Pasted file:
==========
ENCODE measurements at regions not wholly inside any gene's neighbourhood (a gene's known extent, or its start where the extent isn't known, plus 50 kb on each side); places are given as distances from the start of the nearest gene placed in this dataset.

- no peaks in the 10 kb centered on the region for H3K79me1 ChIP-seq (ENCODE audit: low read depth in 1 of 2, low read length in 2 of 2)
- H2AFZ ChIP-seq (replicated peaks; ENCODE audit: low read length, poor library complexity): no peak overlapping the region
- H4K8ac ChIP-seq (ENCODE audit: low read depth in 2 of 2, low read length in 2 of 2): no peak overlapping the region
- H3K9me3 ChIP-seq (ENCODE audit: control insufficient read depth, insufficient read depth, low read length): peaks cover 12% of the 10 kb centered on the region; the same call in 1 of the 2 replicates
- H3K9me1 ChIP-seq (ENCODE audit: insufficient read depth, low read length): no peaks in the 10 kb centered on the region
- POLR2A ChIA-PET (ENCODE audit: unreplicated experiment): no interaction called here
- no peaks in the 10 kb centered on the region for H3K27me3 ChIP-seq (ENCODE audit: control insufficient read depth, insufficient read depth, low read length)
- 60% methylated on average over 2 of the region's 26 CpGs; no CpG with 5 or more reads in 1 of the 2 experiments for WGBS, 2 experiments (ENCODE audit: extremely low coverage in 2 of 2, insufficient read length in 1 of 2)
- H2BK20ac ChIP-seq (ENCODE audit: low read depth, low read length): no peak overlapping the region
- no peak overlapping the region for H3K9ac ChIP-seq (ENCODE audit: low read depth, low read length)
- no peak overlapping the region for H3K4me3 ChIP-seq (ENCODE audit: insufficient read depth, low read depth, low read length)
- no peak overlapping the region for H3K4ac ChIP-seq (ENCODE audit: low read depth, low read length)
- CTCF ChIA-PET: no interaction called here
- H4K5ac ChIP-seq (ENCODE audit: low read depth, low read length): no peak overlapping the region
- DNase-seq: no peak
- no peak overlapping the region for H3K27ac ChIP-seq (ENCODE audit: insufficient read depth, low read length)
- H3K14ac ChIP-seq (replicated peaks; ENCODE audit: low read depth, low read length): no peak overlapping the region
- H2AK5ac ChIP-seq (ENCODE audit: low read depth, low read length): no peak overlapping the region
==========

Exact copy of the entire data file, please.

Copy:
ENCODE measurements at regions not wholly inside any gene's neighbourhood (a gene's known extent, or its start where the extent isn't known, plus 50 kb on each side); places are given as distances from the start of the nearest gene placed in this dataset.

- no peaks in the 10 kb centered on the region for H3K79me1 ChIP-seq (ENCODE audit: low read depth in 1 of 2, low read length in 2 of 2)
- H2AFZ ChIP-seq (replicated peaks; ENCODE audit: low read length, poor library complexity): no peak overlapping the region
- H4K8ac ChIP-seq (ENCODE audit: low read depth in 2 of 2, low read length in 2 of 2): no peak overlapping the region
- H3K9me3 ChIP-seq (ENCODE audit: control insufficient read depth, insufficient read depth, low read length): peaks cover 12% of the 10 kb centered on the region; the same call in 1 of the 2 replicates
- H3K9me1 ChIP-seq (ENCODE audit: insufficient read depth, low read length): no peaks in the 10 kb centered on the region
- POLR2A ChIA-PET (ENCODE audit: unreplicated experiment): no interaction called here
- no peaks in the 10 kb centered on the region for H3K27me3 ChIP-seq (ENCODE audit: control insufficient read depth, insufficient read depth, low read length)
- 60% methylated on average over 2 of the region's 26 CpGs; no CpG with 5 or more reads in 1 of the 2 experiments for WGBS, 2 experiments (ENCODE audit: extremely low coverage in 2 of 2, insufficient read length in 1 of 2)
- H2BK20ac ChIP-seq (ENCODE audit: low read depth, low read length): no peak overlapping the region
- no peak overlapping the region for H3K9ac ChIP-seq (ENCODE audit: low read depth, low read length)
- no peak overlapping the region for H3K4me3 ChIP-seq (ENCODE audit: insufficient read depth, low read depth, low read length)
- no peak overlapping the region for H3K4ac ChIP-seq (ENCODE audit: low read depth, low read length)
- CTCF ChIA-PET: no interaction called here
- H4K5ac ChIP-seq (ENCODE audit: low read depth, low read length): no peak overlapping the region
- DNase-seq: no peak
- no peak overlapping the region for H3K27ac ChIP-seq (ENCODE audit: insufficient read depth, low read length)
- H3K14ac ChIP-seq (replicated peaks; ENCODE audit: low read depth, low read length): no peak overlapping the region
- H2AK5ac ChIP-seq (ENCODE audit: low read depth, low read length): no peak overlapping the region